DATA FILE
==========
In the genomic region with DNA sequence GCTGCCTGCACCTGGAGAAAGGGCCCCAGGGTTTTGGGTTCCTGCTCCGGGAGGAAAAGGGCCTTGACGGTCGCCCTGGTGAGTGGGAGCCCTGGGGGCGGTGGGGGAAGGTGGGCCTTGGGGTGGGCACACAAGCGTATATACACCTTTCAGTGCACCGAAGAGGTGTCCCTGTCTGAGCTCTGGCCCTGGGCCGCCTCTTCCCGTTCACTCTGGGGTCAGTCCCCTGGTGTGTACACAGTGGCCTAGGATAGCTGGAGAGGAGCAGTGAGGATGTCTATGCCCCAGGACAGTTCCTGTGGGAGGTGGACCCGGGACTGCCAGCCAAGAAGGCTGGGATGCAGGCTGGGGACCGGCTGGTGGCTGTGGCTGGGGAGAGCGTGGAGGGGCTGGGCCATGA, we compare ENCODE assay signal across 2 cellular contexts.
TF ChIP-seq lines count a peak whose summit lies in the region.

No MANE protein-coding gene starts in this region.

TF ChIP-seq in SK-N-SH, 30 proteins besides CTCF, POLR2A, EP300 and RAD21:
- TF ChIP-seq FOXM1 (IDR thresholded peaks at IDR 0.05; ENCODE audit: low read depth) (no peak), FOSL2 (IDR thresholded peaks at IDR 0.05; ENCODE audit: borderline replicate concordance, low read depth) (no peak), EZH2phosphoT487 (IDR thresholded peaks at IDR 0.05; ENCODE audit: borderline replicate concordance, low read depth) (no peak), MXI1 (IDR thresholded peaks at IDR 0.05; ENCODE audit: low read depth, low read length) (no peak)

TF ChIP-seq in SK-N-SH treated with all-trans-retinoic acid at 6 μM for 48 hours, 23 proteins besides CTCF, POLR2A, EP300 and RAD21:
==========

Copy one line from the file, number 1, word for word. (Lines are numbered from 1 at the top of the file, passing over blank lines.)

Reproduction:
In the genomic region with DNA sequence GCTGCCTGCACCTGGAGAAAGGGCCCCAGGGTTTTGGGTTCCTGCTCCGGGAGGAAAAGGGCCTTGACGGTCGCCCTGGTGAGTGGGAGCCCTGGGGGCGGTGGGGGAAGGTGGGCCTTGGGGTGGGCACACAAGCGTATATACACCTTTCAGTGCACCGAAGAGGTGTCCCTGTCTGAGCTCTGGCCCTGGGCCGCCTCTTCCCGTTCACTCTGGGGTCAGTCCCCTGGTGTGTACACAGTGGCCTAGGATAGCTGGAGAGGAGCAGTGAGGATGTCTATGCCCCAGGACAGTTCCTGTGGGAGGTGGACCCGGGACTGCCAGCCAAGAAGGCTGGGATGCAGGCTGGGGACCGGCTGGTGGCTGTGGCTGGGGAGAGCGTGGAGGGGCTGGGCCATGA, we compare ENCODE assay signal across 2 cellular contexts.